Vol. 5, No. 4, 1999 Page 3

Brainwave tests reveal abnormalities in
psychopathy, conduct disorder

Two new studies, both using event-related potentials (ERPs), report that criminal psychopaths and teenagers with conduct disorder have abnormal responses to stimuli.

Kent Kiehl and colleagues studied a particular brainwave response, known as the P300, in 11 psychopathic and 10 non-psychopathic prison inmates. (Psychopaths, who are characterized by egocentricity, shallowness, manipulativeness, deceitfulness, selfishne ess, and lack of empathy, remorse, or guilt, are generally more dangerous and far less responsive to rehabilitation efforts than other prisoners.)

The researchers measured subjects’ response to a visual “oddball” task, in which the participants responded to a low-probability visual stimulus. The P300 response to an “oddball” task, Kiehl et al. say, “is thought to be sensitive to changes in the alloc cation of attentional resources and processes involved in contextual updating and decision making.”

The researchers report that among non-psychopathic subjects, the amplitude of the P300 was larger when target stimuli appeared than when other stimuli appeared. “In contrast,” they say, “psychopaths failed to show reliable P300 amplitude differences betwe een the target and non-target conditions,” and exhibited a smaller amplitude P300 in response to target stimuli than did other subjects. In addition, the psychopaths’ P300 response was less lateralized, which the researchers say is interesting in light of f f evidence indicating that psychopathy is associated with weak or abnormal lateralization of the cerebral hemispheres.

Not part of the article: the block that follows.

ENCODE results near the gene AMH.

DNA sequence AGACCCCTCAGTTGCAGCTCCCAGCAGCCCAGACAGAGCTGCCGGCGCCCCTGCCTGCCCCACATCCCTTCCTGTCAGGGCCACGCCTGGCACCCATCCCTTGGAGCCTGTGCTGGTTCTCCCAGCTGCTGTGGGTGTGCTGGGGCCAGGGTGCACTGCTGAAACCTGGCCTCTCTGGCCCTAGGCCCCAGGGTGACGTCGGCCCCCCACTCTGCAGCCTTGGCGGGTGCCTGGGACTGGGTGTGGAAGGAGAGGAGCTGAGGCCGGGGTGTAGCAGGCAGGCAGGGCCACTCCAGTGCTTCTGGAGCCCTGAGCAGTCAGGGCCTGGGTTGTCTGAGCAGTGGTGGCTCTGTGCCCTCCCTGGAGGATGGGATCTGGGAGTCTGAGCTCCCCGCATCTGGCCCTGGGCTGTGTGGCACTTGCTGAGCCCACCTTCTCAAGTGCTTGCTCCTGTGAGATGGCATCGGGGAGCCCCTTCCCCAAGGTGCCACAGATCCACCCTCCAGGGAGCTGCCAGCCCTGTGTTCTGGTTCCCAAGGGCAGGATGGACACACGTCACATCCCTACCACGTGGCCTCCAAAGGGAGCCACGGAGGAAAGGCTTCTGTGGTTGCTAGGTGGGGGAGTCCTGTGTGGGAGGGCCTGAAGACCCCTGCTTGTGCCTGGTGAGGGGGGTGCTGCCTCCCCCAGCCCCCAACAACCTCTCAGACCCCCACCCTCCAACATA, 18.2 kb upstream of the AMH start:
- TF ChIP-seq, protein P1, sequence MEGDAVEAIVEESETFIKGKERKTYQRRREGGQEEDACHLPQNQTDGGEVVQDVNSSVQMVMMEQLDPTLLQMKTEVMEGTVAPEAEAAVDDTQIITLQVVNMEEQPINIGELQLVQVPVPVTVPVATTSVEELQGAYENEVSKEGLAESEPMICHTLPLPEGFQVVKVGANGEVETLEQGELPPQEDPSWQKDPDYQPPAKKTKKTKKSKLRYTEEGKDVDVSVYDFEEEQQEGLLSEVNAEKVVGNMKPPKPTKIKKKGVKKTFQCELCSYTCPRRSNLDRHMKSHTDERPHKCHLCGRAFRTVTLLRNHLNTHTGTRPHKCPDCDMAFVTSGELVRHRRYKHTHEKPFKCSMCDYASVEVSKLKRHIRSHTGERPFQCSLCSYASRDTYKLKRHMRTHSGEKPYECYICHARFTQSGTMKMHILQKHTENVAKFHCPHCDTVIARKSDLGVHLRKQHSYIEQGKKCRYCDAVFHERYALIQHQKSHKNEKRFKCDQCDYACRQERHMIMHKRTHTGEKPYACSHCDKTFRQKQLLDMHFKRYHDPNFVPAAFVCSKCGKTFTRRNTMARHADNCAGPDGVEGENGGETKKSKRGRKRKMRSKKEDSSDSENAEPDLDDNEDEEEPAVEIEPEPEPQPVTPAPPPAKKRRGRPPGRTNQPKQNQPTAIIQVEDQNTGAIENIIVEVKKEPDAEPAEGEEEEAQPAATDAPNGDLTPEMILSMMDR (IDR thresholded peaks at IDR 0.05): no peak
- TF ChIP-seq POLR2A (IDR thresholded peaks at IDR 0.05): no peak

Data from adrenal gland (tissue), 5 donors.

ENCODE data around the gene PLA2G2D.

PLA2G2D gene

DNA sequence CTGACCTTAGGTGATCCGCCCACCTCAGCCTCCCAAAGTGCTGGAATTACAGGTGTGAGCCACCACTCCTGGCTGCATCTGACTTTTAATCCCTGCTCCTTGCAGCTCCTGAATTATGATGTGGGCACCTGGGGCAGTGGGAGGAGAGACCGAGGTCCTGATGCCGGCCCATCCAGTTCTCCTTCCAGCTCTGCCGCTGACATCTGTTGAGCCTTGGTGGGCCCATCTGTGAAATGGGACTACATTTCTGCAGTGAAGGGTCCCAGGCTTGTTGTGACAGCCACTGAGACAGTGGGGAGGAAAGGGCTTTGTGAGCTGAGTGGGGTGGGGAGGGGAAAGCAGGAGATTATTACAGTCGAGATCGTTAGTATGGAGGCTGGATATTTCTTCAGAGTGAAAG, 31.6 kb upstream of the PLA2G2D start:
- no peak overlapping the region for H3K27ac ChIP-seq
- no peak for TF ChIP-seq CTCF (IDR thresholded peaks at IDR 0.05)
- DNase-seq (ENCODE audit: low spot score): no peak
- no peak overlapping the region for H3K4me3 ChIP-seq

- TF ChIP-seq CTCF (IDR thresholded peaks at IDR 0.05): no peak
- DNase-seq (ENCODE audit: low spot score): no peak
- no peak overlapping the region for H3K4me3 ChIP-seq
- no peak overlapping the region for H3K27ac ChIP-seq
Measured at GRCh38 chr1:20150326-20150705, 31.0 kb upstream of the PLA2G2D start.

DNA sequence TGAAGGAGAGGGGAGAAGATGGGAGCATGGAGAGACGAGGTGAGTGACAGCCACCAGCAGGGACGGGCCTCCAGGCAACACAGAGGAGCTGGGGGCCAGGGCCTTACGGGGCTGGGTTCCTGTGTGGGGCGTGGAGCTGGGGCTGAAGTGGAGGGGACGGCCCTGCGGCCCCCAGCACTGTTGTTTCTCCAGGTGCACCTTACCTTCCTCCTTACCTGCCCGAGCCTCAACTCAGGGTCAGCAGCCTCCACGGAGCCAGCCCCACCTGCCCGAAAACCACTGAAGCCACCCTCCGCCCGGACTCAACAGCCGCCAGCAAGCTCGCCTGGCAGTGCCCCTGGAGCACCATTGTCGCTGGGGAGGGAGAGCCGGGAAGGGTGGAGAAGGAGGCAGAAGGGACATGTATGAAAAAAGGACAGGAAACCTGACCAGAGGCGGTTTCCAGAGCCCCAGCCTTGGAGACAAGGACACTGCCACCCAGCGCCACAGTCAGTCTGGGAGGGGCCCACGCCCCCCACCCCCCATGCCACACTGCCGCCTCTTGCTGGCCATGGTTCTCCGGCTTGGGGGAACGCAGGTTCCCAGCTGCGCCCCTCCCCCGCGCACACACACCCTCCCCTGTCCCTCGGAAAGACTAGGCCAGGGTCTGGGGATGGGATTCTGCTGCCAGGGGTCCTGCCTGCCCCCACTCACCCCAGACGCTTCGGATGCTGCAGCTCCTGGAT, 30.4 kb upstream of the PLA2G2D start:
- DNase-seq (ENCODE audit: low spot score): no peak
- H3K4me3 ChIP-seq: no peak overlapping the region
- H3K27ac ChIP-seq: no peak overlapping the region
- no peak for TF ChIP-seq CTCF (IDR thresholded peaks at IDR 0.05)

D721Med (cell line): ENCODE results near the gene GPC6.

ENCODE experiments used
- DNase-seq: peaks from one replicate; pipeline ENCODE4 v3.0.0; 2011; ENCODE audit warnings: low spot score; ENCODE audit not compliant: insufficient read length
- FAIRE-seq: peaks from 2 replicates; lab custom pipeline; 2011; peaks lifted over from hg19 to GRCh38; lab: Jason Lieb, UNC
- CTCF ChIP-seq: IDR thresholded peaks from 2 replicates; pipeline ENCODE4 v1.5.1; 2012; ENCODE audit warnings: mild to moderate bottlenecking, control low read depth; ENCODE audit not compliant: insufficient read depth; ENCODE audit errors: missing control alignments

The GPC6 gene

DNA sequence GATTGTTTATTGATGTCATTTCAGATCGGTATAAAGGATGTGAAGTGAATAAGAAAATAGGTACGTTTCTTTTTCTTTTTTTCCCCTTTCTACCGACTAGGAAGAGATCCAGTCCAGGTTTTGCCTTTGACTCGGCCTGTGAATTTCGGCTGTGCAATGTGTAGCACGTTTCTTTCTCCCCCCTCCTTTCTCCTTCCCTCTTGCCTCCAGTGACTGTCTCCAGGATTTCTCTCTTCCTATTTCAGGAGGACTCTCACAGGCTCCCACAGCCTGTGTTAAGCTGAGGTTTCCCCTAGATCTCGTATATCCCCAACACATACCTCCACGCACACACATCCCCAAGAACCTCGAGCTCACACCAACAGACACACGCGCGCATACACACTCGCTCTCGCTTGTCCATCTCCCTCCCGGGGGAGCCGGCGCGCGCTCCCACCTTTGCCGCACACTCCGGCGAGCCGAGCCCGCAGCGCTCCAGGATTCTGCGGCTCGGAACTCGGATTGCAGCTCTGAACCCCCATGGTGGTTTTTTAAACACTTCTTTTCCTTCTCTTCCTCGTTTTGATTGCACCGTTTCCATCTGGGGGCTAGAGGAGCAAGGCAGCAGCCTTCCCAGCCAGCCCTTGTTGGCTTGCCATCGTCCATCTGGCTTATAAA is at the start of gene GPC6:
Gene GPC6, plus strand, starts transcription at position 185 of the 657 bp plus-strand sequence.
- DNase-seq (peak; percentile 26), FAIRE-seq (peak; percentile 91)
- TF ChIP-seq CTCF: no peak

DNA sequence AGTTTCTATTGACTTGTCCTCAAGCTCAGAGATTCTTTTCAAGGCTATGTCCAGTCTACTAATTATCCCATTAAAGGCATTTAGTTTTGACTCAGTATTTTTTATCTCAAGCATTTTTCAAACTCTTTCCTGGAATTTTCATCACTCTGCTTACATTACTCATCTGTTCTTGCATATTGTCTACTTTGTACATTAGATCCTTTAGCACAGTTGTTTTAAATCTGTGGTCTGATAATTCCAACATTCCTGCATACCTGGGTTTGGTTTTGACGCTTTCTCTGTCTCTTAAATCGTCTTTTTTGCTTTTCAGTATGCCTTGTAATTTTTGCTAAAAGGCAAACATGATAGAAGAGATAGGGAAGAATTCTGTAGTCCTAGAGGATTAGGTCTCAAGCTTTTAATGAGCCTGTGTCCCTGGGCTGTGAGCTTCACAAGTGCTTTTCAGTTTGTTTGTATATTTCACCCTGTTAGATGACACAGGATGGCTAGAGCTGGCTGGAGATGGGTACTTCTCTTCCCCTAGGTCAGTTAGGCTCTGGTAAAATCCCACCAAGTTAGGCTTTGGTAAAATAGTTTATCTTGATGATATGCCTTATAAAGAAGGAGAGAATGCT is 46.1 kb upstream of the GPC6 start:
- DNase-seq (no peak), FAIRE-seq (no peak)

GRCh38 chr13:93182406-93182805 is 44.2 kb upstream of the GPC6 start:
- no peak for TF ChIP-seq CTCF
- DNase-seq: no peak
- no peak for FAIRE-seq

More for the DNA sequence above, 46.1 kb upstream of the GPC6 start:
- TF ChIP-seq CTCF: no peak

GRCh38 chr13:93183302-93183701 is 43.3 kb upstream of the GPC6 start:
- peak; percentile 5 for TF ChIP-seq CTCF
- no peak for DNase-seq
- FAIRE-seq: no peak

The researchers also found that the psychopaths exhibited an abnormal late centro-frontal negative wave (N550) when target stimuli were presented. This is the first study to identify this abnormality among psychopaths doing a task that did not require lin nguistic processing.

Overall, the researchers say, their findings suggest that “psychopaths are abnormal in their ability to mobilize and rapidly focus attention to stimuli to which they are required to respond. Once focused, it may be extremely difficult for them to remobili ize and switch attentional resources.”

Conduct disorder: similar findings

Lance Bauer and Victor Hessel-brock used a similar visual oddball task to measure the P300 responses of 257 subjects between the ages of 15 and 20, and found that “P300 amplitude was smaller among subjects reporting a greater number of conduct problems pr rior to age 15 vs. those reporting fewer problems of this type.” This finding, they say, adds to evidence indicating that conduct problems are associated with subtle brain dysfunction. One interesting finding, they add, was that P300 amplitude reductions were noted only in the posterior region in conduct-disordered teens younger than 16, while reductions were seen only over the frontal region in older conduct-disordered teens.

Noting that a family history of alcohol or drug dependency did not have a significant effect on P300 amplitude, the researchers suggest that P300 decrements associated with substance abuse by other studies may in fact be related to undiagnosed conduct dis sorder.


“Reduced P300 responses in criminal psychopaths during a visual oddball task,” Kent A. Kiehl, Robert D. Hare, Peter F. Liddle, and John J. McDonald, Biological Psychiatry, Vol. 45, 1999, pp. 1498-1507. Address: Robert D. Hare, 2136 West Mall l, Department of Psychology, University of British Columbia, Vancouver, B.C. V6T 1Z4, Canada.


“P300 decrements in teenagers with conduct problems: implications for substance abuse risk and brain development,” Lance O. Bauer and Victor M. Hesselbrock, Biological Psychiatry, Vol.46, 1999, pp. 263-272. Address: Lance Bauer, Department o of Psychiatry MC 2103, University of Connecticut Health Center, Farmington, CT 06030.

Related Article: [2001, Vol. 7]

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